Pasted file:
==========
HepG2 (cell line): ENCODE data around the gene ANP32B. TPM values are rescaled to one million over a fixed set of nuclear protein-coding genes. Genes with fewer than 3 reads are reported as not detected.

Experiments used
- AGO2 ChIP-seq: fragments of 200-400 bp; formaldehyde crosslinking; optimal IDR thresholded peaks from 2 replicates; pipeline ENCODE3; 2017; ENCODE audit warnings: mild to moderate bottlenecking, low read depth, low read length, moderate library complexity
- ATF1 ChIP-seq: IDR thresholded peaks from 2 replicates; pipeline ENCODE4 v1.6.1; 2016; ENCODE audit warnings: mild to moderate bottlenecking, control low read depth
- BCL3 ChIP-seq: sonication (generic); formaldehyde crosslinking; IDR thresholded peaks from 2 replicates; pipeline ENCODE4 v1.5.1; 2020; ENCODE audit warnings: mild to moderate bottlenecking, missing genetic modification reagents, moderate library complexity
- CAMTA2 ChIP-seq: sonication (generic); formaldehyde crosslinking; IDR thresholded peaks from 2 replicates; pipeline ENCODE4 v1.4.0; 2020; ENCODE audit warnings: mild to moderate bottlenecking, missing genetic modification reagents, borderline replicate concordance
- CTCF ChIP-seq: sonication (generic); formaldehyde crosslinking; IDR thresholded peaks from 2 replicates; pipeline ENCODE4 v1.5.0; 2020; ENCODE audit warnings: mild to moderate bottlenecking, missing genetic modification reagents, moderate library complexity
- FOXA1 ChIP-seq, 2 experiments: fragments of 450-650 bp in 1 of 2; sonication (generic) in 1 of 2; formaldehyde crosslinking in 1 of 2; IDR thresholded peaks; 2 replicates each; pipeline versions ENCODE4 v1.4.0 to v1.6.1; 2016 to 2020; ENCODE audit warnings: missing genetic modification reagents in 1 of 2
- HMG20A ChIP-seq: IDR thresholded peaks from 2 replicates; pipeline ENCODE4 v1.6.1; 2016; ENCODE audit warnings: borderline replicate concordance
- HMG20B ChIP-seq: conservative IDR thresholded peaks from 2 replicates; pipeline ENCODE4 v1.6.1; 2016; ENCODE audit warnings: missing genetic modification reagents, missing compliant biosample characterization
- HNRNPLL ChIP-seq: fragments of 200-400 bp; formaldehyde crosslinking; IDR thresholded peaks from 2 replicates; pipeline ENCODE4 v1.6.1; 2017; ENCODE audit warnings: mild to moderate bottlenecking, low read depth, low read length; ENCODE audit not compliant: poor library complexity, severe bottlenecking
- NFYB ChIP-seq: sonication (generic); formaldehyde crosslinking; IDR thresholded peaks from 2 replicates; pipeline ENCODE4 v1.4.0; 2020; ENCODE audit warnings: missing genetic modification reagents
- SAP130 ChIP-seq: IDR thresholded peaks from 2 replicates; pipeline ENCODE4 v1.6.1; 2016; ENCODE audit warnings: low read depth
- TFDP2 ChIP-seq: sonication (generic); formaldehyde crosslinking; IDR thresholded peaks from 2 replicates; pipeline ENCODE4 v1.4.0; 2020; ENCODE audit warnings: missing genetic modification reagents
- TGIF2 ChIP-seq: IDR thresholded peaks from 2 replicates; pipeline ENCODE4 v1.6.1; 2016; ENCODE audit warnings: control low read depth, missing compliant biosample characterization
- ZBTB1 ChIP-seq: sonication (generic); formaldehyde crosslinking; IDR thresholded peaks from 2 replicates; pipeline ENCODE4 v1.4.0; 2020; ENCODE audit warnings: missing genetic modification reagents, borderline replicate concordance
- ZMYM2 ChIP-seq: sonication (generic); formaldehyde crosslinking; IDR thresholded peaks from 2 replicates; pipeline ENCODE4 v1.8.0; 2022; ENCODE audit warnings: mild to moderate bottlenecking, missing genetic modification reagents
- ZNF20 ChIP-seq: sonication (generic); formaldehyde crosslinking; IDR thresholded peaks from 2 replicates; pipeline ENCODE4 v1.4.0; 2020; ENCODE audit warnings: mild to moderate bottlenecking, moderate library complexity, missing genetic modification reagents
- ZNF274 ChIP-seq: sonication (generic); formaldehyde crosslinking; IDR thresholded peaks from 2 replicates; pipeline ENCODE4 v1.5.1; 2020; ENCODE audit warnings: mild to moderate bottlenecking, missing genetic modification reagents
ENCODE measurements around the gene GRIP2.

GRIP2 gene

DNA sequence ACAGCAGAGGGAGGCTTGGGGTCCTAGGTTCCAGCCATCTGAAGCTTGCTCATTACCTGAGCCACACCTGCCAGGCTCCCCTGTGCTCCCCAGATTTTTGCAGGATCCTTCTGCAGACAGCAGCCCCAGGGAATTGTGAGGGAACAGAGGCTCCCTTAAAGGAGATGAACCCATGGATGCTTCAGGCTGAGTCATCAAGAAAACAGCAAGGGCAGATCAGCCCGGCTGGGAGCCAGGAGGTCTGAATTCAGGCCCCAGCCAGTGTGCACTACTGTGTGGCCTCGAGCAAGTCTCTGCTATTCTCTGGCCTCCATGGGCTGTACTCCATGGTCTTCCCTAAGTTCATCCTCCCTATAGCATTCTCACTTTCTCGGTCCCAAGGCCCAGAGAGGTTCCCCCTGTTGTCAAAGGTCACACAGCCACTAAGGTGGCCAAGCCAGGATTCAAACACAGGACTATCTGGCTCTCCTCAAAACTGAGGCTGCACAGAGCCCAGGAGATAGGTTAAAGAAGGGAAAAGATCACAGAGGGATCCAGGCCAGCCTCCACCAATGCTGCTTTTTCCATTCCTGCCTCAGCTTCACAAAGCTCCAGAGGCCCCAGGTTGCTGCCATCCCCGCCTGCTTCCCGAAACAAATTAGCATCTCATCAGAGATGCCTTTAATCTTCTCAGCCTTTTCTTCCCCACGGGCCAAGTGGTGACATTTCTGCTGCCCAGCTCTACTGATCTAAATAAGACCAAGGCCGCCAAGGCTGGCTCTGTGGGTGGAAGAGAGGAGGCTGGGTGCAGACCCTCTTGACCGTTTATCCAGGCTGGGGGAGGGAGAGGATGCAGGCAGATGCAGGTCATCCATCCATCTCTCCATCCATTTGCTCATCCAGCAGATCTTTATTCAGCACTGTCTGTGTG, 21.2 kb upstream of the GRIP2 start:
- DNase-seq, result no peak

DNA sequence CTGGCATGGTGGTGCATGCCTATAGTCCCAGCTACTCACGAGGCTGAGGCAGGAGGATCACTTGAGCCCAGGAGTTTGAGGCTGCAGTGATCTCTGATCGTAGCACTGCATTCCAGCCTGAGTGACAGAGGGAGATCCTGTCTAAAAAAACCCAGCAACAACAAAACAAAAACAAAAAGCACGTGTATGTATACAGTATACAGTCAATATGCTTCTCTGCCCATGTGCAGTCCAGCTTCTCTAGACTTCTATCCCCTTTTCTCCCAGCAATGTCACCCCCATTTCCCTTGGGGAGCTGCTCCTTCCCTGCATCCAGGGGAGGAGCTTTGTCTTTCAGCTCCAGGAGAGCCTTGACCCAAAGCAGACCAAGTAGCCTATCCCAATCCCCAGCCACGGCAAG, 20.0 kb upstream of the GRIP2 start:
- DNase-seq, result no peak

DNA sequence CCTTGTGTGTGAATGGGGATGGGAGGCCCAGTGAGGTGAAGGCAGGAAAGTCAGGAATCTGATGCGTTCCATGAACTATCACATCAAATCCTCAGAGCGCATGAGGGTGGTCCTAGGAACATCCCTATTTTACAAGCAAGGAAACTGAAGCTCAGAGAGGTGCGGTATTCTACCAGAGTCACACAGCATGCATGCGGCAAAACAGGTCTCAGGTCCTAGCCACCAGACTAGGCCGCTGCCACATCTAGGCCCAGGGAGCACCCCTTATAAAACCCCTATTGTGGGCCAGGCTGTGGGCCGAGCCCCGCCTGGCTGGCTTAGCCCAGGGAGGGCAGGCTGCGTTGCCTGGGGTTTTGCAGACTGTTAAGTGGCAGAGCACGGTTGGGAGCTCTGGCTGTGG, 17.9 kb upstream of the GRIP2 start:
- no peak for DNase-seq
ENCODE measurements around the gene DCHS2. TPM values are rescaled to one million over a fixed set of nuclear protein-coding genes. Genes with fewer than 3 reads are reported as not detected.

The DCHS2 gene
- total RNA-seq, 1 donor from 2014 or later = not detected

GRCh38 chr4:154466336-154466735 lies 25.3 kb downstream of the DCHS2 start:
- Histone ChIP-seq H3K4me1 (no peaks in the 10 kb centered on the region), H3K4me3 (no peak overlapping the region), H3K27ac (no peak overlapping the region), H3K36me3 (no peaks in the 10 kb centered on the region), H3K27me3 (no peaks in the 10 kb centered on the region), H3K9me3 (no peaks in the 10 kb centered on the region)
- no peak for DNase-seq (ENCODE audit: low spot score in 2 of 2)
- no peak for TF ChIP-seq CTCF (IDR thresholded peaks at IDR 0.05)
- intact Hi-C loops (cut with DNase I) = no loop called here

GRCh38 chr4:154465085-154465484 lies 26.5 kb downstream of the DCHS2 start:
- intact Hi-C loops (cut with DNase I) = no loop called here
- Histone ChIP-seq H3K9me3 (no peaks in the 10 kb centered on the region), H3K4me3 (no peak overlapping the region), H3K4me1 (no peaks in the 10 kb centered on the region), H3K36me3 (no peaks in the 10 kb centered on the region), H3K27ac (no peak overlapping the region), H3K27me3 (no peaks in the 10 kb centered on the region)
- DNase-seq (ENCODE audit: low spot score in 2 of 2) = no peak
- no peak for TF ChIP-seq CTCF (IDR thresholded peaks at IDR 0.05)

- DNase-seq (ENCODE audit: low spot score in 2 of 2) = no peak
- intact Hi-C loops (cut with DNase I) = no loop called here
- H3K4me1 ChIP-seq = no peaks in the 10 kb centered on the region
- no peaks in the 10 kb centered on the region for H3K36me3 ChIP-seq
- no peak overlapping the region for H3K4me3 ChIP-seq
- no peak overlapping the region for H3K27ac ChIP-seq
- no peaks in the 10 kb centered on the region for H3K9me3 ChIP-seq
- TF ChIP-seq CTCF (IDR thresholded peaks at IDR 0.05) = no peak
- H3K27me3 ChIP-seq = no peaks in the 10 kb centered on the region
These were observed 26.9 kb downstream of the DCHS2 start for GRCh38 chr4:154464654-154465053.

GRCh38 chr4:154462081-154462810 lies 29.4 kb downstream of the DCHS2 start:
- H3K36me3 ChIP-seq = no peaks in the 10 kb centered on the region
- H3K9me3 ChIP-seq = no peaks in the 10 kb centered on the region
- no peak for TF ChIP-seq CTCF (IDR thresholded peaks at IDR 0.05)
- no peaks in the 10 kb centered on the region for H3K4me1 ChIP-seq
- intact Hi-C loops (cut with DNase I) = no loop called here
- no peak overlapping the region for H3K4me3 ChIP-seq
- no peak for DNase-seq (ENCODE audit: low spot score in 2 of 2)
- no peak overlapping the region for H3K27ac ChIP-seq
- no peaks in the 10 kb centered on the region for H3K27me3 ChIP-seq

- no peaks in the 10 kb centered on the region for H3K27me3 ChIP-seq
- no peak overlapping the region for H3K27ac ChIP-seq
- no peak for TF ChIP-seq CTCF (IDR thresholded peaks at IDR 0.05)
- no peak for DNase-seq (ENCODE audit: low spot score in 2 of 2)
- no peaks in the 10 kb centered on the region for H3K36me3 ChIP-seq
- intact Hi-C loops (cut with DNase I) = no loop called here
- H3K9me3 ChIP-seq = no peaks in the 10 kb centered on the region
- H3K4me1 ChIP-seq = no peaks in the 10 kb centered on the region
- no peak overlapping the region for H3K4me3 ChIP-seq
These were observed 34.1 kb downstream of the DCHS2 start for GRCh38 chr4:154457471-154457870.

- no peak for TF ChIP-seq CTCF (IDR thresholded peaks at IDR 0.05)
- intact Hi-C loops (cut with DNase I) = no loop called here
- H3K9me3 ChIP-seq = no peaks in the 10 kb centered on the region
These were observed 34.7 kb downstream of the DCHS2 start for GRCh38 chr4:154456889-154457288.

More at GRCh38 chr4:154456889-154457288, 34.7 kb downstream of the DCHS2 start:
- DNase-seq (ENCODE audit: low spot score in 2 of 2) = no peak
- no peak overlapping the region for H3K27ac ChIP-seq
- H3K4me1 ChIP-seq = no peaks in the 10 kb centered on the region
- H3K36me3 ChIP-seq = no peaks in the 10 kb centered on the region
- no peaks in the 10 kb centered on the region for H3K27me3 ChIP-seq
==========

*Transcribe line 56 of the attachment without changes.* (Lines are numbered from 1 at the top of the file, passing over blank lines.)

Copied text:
- intact Hi-C loops (cut with DNase I) = no loop called here